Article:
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Prog Mol Subcell Biol. 2001;27:57-89.

Initiation factor eIF2 alpha phosphorylation in stress responses and apoptosis.

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Department of Biochemistry and Immunology, St George's Hospital Medical School, University of London, Cranmer Terrace, London SW17 0RE, UK.


The alpha subunit of polypeptide chain initiation factor eIF2 can be phosphorylated by a number of related protein kinases which are activated in response to cellular stresses. Physiological conditions which result in eIF2 alpha phosphorylation include virus infection, heat shock, iron deficiency, nutrient deprivation, changes in intracellular calcium, accumulation of unfolded or denatured proteins and the induction of apoptosis. Phosphorylated eIF2 acts as a dominant inhibitor of the guanine nucleotide exchange factor eIF2B and prevents the recycling of eIF2 between successive rounds of protein synthesis. Extensive phosphorylation of eIF2 alpha and strong inhibition of eIF2B activity can result in the downregulation of the overall rate of protein synthesis; less marked changes may lead to alterations in the selective translation of alternative open reading frames in polycistronic mRNAs, as demonstrated in yeast. These mechanisms can provide a signal transduction pathway linking eukaryotic cellular stress responses to alterations in the control of gene expression at the translational level.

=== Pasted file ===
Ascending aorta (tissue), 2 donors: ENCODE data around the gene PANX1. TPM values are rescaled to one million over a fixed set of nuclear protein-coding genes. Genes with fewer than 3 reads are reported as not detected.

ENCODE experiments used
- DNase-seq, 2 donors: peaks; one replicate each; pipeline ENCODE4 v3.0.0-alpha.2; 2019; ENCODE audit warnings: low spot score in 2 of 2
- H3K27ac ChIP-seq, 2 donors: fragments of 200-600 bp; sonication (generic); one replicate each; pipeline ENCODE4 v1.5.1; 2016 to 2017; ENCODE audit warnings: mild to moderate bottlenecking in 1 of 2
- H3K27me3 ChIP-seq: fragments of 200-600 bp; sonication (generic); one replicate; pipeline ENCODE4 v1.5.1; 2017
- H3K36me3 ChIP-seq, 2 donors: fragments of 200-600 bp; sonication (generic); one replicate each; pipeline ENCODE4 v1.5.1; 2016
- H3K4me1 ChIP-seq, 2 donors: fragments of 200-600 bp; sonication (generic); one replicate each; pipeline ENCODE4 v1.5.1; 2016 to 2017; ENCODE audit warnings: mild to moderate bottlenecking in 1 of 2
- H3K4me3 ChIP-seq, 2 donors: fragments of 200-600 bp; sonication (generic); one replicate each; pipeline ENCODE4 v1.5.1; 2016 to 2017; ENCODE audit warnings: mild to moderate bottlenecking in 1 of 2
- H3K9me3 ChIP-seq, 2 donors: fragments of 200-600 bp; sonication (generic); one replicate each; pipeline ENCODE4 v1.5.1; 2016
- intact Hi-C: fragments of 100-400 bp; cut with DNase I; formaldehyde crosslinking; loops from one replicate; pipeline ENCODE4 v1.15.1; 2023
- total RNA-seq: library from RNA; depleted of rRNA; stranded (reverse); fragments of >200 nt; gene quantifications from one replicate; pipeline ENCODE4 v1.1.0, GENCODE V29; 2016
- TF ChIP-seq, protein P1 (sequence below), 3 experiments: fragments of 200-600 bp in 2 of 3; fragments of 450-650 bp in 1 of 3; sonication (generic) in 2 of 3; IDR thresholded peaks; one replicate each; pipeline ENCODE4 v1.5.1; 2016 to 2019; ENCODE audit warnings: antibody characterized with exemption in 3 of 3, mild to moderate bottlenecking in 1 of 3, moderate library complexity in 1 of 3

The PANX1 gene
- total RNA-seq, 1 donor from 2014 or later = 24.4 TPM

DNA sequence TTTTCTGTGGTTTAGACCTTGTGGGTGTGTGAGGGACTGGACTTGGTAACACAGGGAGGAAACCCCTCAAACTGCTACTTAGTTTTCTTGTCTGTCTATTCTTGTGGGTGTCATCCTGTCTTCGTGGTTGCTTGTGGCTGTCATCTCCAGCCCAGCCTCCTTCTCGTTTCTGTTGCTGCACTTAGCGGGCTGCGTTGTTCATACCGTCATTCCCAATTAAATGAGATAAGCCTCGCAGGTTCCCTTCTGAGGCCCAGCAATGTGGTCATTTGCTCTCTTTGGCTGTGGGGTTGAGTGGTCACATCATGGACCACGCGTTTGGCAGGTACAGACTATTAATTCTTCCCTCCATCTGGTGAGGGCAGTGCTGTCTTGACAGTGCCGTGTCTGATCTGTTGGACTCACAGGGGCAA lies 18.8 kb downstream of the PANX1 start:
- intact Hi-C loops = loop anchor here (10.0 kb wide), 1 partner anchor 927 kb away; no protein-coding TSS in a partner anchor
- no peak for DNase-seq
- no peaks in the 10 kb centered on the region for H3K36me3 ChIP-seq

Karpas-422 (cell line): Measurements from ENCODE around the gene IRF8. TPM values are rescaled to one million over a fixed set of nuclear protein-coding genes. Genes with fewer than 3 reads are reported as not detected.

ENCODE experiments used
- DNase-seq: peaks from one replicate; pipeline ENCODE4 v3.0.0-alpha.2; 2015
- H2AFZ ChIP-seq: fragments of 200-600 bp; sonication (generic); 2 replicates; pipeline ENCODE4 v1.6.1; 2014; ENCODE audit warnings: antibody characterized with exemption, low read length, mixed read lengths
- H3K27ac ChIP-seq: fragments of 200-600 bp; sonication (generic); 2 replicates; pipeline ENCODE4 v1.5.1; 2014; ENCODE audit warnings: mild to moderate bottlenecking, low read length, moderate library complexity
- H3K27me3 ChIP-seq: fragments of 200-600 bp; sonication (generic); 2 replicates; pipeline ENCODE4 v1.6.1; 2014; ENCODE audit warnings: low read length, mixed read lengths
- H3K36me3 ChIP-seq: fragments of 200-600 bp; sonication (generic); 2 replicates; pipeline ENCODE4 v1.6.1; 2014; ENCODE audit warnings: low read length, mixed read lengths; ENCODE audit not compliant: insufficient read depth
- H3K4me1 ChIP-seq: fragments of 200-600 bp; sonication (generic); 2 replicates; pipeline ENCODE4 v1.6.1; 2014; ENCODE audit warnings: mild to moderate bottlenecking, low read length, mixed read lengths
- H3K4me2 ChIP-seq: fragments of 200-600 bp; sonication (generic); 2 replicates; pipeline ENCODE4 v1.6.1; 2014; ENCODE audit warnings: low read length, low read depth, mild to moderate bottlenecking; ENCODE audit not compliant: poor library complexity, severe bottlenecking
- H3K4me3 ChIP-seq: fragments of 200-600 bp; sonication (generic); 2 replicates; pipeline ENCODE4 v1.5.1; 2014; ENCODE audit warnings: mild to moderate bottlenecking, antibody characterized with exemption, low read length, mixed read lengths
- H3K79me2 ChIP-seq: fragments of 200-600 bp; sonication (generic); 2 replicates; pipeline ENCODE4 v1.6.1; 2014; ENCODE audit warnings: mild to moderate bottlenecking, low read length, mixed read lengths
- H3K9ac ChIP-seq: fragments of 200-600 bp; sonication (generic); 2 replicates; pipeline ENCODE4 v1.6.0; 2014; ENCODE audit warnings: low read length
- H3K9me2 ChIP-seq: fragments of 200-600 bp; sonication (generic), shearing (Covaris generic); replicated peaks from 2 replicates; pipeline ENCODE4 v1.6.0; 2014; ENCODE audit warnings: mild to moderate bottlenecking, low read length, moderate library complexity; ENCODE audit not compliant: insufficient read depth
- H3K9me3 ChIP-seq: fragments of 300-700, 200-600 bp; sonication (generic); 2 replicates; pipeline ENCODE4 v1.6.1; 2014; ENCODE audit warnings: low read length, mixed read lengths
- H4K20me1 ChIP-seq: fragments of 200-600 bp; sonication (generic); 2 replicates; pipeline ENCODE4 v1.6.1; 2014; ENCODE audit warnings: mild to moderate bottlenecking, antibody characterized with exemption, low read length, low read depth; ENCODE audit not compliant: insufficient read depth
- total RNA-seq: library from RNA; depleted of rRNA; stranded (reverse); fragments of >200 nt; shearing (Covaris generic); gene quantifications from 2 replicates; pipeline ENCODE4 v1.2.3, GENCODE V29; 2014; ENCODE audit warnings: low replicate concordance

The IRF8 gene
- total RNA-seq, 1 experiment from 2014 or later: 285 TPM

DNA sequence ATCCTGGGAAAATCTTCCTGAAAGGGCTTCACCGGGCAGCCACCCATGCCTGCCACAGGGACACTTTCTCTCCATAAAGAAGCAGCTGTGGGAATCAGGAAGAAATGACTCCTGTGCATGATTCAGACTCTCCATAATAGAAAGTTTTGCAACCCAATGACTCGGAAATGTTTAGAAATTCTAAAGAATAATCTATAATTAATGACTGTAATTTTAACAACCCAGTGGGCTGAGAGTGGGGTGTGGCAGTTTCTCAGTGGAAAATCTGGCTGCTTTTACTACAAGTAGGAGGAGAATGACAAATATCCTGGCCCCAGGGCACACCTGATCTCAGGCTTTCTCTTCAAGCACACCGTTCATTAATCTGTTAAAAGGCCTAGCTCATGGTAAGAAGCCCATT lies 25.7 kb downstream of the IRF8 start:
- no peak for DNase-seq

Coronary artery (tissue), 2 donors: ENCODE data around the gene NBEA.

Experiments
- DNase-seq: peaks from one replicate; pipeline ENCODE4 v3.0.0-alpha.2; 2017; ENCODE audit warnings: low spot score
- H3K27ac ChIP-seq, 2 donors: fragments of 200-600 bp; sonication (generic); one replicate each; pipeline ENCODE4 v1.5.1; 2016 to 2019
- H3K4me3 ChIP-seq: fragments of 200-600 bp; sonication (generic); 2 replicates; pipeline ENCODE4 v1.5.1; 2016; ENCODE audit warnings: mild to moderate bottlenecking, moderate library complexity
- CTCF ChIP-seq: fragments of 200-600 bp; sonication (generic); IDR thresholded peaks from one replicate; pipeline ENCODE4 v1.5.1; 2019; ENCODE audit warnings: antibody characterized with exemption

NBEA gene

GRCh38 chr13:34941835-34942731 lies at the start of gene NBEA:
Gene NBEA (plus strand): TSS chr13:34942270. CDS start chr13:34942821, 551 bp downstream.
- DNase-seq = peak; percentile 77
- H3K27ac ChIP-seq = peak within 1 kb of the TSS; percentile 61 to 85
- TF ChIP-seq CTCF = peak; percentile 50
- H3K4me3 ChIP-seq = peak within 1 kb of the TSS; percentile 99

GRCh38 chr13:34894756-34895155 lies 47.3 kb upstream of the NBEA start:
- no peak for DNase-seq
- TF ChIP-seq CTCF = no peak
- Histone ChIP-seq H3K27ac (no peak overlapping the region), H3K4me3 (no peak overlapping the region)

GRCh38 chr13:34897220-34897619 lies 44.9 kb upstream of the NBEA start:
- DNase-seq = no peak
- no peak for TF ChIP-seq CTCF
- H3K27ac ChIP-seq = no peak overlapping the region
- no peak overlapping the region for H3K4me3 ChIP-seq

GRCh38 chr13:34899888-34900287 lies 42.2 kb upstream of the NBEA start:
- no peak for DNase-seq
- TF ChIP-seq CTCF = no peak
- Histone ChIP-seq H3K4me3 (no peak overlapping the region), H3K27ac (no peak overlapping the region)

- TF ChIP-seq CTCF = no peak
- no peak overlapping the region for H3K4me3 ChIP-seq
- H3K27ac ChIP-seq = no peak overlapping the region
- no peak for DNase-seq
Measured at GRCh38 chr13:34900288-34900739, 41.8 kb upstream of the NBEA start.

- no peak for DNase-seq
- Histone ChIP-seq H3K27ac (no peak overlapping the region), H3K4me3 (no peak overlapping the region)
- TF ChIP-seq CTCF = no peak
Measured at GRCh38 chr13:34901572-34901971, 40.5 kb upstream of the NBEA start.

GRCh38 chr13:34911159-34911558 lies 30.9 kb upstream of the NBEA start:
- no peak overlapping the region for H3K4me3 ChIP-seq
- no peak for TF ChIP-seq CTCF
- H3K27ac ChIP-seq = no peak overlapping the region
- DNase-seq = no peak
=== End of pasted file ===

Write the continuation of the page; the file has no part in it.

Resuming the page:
[Indexed for MEDLINE]

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